Adrian Stobbe

Building with SvelteKit and LLMs in 2024

4 minutes (943 words)
Table of contents

In the past weeks, I was building Nutri, a tool to generate food recommendation based on a nutritional analysis of grocery receipts. The idea arose from personal interest, to get a better understanding of the diversity of vitamins and minerals in my diet. Impressed by the capabilities of LLMs, I wanted to experiment how suitable they are for this kind of problem. In this post, I want to share my learning journey and stack for building a side-project web app in 2024.

🔗Proof of concept

I started with a simple Python script to detect the items using OCR from the Google Vision API. While the API detected the receipt text reliably, cropping out only the relevant items was trickier. Soon after facing this difficulty, the OpenAI vision API was released. This made the problem a lot easier, because I could let OpenAI recognize the items and then perform the nutritional analysis. The food item recognition and the filtering of non-food or unclear item descriptions on the receipt worked really well. Next was the nutritional analysis. I had a list of interesting vitamins and minerals that are prone to deficiency from here. After some prompt experimentation, I found a good one to classify the nutrient content of all food items for each vitamin of interest. I fact-checked some samples and was surprised about the accuracy. Filtering the structured data from the prompt result was another hurdle, because the format initially varied across executions. The proper prompt wording also stabilized that and allowed me to write a parser for the data. Later, I learned about JSON mode, but quickly found out that the GPT4 model was not yet supported. At the time of writing, the GPT4 now also seems to be supported. The API moves fast!


TLDR: SvelteKit + Bootstrap + Cloudfare

Next, I wanted to build a web app. As a backend engineer by heart, I love the simplicity of Svelte and chose SvelteKit and Bootstrap. I initially build a simple Python API with flask, but at the time of deployment I decided to scrap that.

I wanted a good free tier for hosting and fast startup times. In my ventures with hosting a Python backend in a prior project (Mealwheel), I had used Herokus now removed free tier of its container service. But I was unhappy with the coldstarts. That’s where serverless comes into play. Shortly before, I read about SvelteKit’s support for API routes. This basically makes a separate backend server unnecessary.

Next, I had to choose a hosting provider. SvelteKit provides adapters for all big players: Netlify, Vercel and Cloudfare. I tried them in that order, only to find that the first two limit the API call duration to 10s in the free tier. However, my complex OpenAI queries take up to 30s. Cloudfare came as the savior, because they only limit CPU time and not I/O time.

Going all-in on SvelteKit, meant that I had to rewrite the existing Python backend in Javascript. This was actually more painful than I hoped, because JS libraries vary from their runtime. NodeJS has a great set of libraries, but they are mostly not available in Cloudfares serverless environment. So things like converting an image to base64, just become a little more tedious. And even simple things like HTTP requests were a little more fiddly with fetch compared to the axios client. So this was my biggest learning when developing for serverless JS. Be aware of the runtime differences when developing your solution. Overall, I found the DX of being mostly restricted to the web API noticeably worse compared to NodeJS. Consequently, I would only choose it for very simple backend tasks, such as dispatching requests and formatting data.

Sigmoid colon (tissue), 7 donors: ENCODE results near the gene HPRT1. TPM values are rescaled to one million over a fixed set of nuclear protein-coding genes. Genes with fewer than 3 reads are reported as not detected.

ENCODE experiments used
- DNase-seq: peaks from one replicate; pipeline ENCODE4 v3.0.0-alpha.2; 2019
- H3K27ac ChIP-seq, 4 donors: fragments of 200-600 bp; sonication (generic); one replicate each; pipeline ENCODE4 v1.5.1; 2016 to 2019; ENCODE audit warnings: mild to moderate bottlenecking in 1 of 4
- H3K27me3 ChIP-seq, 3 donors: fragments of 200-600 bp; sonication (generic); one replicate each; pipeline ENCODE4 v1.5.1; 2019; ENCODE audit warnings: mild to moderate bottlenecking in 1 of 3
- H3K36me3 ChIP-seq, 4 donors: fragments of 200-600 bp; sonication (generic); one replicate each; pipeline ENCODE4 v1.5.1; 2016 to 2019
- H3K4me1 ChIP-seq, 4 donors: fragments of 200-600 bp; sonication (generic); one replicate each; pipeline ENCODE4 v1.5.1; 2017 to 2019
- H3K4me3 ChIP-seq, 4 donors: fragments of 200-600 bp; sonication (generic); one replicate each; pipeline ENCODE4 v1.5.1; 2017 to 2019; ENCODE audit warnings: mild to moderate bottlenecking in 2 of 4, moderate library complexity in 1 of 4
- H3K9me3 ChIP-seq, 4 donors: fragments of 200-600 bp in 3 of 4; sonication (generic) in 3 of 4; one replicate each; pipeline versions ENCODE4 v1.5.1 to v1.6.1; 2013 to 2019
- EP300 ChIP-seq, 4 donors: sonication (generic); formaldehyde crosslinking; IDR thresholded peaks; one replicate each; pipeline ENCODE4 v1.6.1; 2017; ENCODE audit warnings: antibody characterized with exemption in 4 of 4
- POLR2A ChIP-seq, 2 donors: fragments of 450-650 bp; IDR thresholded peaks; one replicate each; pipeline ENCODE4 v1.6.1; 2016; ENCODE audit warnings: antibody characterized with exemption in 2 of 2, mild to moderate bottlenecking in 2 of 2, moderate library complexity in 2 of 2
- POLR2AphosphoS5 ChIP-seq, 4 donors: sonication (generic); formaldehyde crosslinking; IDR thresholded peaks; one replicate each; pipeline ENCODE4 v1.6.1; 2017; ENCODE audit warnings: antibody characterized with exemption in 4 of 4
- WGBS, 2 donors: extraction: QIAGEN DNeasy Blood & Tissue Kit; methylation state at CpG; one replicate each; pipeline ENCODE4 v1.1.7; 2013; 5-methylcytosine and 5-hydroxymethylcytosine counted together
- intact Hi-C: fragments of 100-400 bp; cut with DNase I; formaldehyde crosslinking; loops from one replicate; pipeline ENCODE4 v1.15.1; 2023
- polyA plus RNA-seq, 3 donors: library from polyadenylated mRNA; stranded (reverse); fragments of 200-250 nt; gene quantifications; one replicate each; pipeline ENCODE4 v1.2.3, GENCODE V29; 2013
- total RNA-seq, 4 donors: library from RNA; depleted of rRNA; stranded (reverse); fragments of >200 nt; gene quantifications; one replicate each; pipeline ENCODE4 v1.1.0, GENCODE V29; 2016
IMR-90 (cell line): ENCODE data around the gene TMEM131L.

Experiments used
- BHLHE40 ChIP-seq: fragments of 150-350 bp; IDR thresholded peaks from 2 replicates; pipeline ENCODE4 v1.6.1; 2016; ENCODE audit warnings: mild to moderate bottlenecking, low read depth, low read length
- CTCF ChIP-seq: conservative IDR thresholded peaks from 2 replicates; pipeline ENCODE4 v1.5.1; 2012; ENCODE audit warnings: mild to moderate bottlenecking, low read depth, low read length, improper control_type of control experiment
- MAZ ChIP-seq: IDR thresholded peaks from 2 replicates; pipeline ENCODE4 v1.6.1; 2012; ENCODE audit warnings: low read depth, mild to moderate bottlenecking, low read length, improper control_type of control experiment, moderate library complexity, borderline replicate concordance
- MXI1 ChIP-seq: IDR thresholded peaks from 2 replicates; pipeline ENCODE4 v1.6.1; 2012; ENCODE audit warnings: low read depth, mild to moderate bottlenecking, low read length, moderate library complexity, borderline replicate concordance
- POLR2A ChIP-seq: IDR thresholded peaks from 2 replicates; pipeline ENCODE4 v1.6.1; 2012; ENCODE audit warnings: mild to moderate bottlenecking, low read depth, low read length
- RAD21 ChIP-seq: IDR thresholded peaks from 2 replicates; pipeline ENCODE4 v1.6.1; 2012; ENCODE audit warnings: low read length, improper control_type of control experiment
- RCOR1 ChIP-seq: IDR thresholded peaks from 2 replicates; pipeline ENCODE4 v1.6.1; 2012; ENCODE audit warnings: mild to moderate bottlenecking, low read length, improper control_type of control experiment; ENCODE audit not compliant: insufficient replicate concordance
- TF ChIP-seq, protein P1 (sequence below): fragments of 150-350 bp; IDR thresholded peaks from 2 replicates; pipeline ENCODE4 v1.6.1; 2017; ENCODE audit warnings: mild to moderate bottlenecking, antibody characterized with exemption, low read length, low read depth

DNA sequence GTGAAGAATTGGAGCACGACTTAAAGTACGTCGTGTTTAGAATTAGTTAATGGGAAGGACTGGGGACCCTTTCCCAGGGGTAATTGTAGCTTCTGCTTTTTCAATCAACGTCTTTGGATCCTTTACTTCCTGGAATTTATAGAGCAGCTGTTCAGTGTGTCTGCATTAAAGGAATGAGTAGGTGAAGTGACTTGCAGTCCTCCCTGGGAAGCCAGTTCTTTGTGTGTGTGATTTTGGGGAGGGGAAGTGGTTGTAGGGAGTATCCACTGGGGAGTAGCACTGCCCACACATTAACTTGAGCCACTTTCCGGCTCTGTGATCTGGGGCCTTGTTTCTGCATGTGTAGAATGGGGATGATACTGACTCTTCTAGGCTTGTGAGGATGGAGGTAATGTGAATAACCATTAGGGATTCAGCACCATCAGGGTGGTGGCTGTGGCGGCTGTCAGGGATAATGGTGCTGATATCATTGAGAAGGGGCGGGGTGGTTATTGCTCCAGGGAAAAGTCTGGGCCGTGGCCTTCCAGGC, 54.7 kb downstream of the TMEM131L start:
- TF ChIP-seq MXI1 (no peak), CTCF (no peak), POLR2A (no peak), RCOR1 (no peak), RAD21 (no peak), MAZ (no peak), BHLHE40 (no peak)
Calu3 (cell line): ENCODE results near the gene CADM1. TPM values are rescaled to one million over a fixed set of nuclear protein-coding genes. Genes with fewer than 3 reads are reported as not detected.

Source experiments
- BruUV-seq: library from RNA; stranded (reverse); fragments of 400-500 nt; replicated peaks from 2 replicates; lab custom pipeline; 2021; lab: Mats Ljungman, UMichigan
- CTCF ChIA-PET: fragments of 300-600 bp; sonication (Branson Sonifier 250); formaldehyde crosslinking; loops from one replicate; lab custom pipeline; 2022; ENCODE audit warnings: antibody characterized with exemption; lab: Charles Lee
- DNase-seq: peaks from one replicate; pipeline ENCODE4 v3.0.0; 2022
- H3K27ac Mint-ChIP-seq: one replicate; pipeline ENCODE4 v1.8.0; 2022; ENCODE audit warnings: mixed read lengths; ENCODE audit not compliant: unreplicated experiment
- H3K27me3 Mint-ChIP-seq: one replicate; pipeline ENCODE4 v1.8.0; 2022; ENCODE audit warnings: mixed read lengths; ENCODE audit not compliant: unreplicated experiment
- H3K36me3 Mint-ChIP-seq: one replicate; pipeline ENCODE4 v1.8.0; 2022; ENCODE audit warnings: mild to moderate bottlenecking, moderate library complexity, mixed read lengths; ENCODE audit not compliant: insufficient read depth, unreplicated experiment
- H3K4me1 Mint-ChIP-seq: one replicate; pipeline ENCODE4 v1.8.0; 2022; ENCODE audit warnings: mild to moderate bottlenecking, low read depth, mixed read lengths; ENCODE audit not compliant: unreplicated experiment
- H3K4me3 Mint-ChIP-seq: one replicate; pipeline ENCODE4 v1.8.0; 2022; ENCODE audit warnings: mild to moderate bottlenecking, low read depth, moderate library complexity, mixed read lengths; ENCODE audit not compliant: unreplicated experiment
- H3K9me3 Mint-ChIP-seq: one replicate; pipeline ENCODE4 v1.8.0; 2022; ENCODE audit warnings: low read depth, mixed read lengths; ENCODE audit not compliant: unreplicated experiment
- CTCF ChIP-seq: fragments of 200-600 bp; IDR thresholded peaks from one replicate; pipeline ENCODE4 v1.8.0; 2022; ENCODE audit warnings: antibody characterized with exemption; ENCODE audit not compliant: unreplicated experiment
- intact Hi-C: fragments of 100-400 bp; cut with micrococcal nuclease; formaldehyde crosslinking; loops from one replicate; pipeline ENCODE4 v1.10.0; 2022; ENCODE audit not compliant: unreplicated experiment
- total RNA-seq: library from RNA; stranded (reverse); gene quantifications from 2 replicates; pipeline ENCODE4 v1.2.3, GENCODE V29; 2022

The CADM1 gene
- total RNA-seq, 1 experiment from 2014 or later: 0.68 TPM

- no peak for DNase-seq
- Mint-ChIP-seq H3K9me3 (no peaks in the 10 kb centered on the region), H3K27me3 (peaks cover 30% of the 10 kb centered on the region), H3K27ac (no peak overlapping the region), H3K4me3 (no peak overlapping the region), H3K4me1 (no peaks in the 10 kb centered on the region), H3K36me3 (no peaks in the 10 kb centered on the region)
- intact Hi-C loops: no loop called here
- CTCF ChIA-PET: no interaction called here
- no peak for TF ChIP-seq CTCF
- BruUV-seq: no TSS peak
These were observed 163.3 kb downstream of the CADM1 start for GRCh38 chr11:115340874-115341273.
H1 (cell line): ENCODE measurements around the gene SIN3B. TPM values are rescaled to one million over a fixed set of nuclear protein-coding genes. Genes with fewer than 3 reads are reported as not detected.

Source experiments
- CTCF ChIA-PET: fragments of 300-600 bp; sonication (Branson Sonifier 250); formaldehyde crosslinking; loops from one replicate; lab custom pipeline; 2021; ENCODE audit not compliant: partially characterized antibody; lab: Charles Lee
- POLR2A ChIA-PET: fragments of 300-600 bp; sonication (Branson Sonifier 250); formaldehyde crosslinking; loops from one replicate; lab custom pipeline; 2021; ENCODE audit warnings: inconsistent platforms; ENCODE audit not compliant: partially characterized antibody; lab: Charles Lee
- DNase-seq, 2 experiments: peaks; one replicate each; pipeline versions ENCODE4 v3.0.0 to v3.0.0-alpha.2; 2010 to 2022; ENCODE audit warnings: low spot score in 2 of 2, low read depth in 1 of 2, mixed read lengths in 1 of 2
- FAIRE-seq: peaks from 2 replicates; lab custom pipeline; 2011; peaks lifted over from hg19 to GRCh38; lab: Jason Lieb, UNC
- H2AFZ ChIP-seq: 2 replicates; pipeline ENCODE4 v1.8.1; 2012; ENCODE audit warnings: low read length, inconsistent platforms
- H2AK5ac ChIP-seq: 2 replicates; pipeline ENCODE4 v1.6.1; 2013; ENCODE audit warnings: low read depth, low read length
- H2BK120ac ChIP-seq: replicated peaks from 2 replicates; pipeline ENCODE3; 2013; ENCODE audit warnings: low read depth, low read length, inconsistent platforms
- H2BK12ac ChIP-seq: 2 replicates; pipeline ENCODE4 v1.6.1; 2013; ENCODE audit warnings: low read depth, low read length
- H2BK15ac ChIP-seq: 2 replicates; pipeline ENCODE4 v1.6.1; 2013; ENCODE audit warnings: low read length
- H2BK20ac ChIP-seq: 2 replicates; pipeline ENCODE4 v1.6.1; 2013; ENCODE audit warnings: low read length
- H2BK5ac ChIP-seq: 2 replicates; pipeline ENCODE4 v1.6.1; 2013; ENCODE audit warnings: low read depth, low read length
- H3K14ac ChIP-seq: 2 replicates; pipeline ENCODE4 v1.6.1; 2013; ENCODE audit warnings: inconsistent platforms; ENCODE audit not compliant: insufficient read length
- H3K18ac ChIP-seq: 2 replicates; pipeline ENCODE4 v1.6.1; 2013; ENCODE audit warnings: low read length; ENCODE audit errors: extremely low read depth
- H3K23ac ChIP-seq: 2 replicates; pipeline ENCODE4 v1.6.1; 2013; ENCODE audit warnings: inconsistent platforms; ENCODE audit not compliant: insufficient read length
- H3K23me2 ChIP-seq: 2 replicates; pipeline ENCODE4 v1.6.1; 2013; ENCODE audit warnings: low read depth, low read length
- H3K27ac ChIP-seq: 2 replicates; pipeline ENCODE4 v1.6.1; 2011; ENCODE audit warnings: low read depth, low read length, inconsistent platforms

Another interesting hurdle were browser differences, of course. On iOS (Safari WebKit), my receipt images did not load. It turned out that the free image compression service (resmush) doesn’t serve HTTPS resources, and that the browser prohibits mixed content. The simplest solution was to serve the images through a reverse proxy. But of course, storing the images in a bucket service like Cloudfare R2 would be the way to go.


Lastly, I wanted to understand the usage of my app. For general page visit statistics, the web analytics dashboard on Cloudfare is sufficient. You just need to add a little JS snippet on your site. To understand, which features (endpoints) are used, I wanted to store logging information. On Cloudfare, logs can be streamed for debugging, but persisting logs is reserved for LogPush - an enterprise feature. Of course, I could have used more sophisticated tools like DataDog or InfluxDB for log collection, but I just wanted the bare minimum, so I looked for the free service available at Cloudfare. I ended up pushing logs about the user context and called endpoint to their Key-Value storage KV. To find out how to use it within SvelteKit, refer to the Cloudfare adapter docs. I spend a lot of time trying to make it work refering to just the Cloudfare docs - it works differently in Svelte.

🔗Final words

In the end, this project turned out to be more frontend heavy than expected. The powerful OpenAI API really sped up the backend development, and after the PoC I spent almost 80% of the time on improving the UX and adding smaller features. Pareto rules! Overall, I’m happy with the outcome and learned a fair bit about building for the web in 2024. Hope you could take some useful tip away and happy building!

Tags: #Tech